The penguins datasetsΒΆ

In this notebook, we make a quick presentation of the Palmer penguins dataset dataset. We use this dataset for both classification and regression problems by selecting a subset of the features to make our explanations intuitive.

Classification datasetΒΆ

We will use this dataset in classification setting to predict the penguins’ species from anatomical information.

Each penguin is from one of the three following species: Adelie, Gentoo, and Chinstrap. See the illustration below depicting the three different penguin species:

Image of penguins

This problem is a classification problem since the target is categorical. We will limit our input data to a subset of the original features to simplify our explanations when presenting the decision tree algorithm. Indeed, we will use features based on penguins’ culmen measurement. You can learn more about the penguins’ culmen with the illustration below:

Image of culmen

We will start by loading this subset of the dataset.

import pandas as pd

penguins = pd.read_csv("../datasets/penguins_classification.csv")

culmen_columns = ["Culmen Length (mm)", "Culmen Depth (mm)"]
target_column = "Species"

Let’s check the dataset more into details.

penguins.head()
Culmen Length (mm) Culmen Depth (mm) Species
0 39.1 18.7 Adelie
1 39.5 17.4 Adelie
2 40.3 18.0 Adelie
3 36.7 19.3 Adelie
4 39.3 20.6 Adelie

Since that we have few samples, we can check a scatter plot to observe the samples distribution.

import seaborn as sns

pairplot_figure = sns.pairplot(penguins, hue="Species")
pairplot_figure.fig.set_size_inches(9, 6.5)
../_images/trees_dataset_5_0.png

First let’s check the feature distributions by looking at the diagonal plots of the pairplot. We can deduce the following intuitions:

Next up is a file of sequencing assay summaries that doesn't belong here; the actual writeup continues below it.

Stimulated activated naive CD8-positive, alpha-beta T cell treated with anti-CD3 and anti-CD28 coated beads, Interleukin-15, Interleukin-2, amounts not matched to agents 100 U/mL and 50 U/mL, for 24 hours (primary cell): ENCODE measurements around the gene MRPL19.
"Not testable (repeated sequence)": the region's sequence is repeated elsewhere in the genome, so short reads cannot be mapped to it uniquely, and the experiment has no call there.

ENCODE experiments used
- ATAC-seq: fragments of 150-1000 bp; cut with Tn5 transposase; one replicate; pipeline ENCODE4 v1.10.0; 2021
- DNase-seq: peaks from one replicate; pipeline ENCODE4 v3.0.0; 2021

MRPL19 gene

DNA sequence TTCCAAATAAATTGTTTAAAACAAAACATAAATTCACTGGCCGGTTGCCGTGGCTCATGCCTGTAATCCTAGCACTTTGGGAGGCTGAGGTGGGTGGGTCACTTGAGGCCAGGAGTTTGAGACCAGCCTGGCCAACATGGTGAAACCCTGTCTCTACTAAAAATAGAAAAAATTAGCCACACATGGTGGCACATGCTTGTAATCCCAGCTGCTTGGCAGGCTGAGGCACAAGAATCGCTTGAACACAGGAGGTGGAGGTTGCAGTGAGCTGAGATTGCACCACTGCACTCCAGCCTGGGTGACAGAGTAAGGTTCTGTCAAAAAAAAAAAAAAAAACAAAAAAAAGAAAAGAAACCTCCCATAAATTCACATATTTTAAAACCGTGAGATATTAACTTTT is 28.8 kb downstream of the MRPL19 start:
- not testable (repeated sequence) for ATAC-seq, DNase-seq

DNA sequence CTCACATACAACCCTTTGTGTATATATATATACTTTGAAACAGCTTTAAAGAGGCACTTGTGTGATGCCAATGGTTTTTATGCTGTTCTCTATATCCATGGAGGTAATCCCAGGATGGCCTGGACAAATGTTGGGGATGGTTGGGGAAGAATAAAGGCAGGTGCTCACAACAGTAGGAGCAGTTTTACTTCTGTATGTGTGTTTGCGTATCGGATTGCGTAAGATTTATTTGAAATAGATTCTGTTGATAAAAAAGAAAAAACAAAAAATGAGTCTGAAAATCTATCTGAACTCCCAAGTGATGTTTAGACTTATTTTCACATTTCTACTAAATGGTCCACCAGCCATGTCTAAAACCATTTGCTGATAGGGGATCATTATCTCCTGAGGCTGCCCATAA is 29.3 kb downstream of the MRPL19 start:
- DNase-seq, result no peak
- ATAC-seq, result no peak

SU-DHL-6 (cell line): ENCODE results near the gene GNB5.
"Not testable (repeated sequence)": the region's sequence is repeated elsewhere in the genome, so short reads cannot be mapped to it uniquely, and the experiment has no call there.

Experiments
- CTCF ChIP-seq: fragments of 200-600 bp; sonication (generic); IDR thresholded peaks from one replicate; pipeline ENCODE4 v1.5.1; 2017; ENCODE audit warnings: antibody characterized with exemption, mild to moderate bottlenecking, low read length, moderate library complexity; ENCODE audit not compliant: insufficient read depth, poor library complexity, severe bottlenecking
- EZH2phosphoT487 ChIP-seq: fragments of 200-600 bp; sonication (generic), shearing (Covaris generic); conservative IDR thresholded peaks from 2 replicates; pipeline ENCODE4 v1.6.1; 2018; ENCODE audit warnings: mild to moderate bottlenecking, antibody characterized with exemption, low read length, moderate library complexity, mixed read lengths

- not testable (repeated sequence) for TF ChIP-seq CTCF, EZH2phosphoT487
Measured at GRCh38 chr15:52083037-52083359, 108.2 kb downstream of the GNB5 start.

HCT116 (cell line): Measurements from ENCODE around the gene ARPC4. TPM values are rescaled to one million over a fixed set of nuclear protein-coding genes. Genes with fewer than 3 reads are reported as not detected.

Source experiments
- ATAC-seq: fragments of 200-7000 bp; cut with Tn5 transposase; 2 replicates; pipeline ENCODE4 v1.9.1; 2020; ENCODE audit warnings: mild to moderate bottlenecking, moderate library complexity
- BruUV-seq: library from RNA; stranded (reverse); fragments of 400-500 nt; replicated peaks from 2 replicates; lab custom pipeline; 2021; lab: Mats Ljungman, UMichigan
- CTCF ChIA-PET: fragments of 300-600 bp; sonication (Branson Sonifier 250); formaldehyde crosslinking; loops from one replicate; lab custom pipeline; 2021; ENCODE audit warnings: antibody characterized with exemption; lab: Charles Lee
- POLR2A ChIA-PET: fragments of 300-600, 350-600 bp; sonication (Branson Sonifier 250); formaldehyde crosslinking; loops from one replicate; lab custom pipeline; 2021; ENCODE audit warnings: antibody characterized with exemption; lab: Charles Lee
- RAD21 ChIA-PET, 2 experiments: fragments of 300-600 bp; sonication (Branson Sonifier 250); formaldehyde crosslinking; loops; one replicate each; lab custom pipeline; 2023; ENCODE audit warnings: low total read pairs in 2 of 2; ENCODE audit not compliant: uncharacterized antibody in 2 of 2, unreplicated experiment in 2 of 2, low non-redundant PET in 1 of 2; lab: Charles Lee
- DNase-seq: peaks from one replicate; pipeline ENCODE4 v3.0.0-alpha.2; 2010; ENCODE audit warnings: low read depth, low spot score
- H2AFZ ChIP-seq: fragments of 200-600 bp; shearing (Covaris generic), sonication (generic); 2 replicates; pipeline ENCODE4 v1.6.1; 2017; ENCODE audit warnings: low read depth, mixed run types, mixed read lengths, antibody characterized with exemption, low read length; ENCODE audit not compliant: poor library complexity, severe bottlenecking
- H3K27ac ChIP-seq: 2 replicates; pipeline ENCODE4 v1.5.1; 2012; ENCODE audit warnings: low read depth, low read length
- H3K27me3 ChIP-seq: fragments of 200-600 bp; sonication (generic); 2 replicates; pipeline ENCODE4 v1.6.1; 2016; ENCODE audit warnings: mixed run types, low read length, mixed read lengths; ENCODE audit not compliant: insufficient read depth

• The Adelie species can be differentiated from the Gentoo and Chinstrap species depending on the culmen length;

  • The Gentoo species can be differentiated from the Adelie and Chinstrap species depending on the culmen depth.

Regression datasetΒΆ

In a regression setting, the target is a continuous variable instead of categories. Here, we use two features of the dataset to make such a problem: the flipper length will be used as data and the body mass will be the target. In short, we want to predict the body mass using the flipper length.

We will load the dataset and visualize the relationship between the flipper length and the body mass of penguins.

penguins = pd.read_csv("../datasets/penguins_regression.csv")

data_columns = ["Flipper Length (mm)"]
target_column = "Body Mass (g)"
_ = sns.scatterplot(data=penguins, x=data_columns[0], y=target_column)
../_images/trees_dataset_8_0.png

Here, we deal with a regression problem because our target is a continuous variable ranging from 2.7 kg to 6.3 kg. From the scatter plot above, we observe that we have a linear relationship between the flipper length and the body mass. The longer the flipper of a penguin, the heavier the penguin.